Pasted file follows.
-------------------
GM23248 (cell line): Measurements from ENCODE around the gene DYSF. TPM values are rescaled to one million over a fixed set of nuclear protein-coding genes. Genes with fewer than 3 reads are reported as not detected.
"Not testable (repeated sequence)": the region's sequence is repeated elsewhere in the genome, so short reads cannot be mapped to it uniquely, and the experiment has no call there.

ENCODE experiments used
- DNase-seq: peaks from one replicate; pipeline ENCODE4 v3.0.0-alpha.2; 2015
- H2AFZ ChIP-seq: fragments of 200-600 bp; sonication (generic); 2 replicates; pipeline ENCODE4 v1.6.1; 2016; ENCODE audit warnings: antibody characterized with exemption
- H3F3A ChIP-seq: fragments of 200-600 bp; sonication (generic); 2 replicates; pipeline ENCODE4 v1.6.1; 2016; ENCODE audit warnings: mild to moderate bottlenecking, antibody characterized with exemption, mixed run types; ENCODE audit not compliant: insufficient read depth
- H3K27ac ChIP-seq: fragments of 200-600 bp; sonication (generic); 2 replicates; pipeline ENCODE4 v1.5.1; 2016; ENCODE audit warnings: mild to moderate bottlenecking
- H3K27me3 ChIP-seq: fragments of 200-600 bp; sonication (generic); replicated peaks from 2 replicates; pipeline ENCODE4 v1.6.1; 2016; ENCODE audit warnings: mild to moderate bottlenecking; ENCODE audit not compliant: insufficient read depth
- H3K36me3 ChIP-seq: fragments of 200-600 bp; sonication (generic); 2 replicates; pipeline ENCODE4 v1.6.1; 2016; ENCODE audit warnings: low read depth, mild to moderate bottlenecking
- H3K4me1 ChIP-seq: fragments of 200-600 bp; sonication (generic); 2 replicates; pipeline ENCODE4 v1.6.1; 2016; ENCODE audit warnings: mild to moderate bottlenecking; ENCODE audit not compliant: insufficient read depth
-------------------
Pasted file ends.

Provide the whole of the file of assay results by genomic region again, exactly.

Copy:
GM23248 (cell line): Measurements from ENCODE around the gene DYSF. TPM values are rescaled to one million over a fixed set of nuclear protein-coding genes. Genes with fewer than 3 reads are reported as not detected.
"Not testable (repeated sequence)": the region's sequence is repeated elsewhere in the genome, so short reads cannot be mapped to it uniquely, and the experiment has no call there.

ENCODE experiments used
- DNase-seq: peaks from one replicate; pipeline ENCODE4 v3.0.0-alpha.2; 2015
- H2AFZ ChIP-seq: fragments of 200-600 bp; sonication (generic); 2 replicates; pipeline ENCODE4 v1.6.1; 2016; ENCODE audit warnings: antibody characterized with exemption
- H3F3A ChIP-seq: fragments of 200-600 bp; sonication (generic); 2 replicates; pipeline ENCODE4 v1.6.1; 2016; ENCODE audit warnings: mild to moderate bottlenecking, antibody characterized with exemption, mixed run types; ENCODE audit not compliant: insufficient read depth
- H3K27ac ChIP-seq: fragments of 200-600 bp; sonication (generic); 2 replicates; pipeline ENCODE4 v1.5.1; 2016; ENCODE audit warnings: mild to moderate bottlenecking
- H3K27me3 ChIP-seq: fragments of 200-600 bp; sonication (generic); replicated peaks from 2 replicates; pipeline ENCODE4 v1.6.1; 2016; ENCODE audit warnings: mild to moderate bottlenecking; ENCODE audit not compliant: insufficient read depth
- H3K36me3 ChIP-seq: fragments of 200-600 bp; sonication (generic); 2 replicates; pipeline ENCODE4 v1.6.1; 2016; ENCODE audit warnings: low read depth, mild to moderate bottlenecking
- H3K4me1 ChIP-seq: fragments of 200-600 bp; sonication (generic); 2 replicates; pipeline ENCODE4 v1.6.1; 2016; ENCODE audit warnings: mild to moderate bottlenecking; ENCODE audit not compliant: insufficient read depth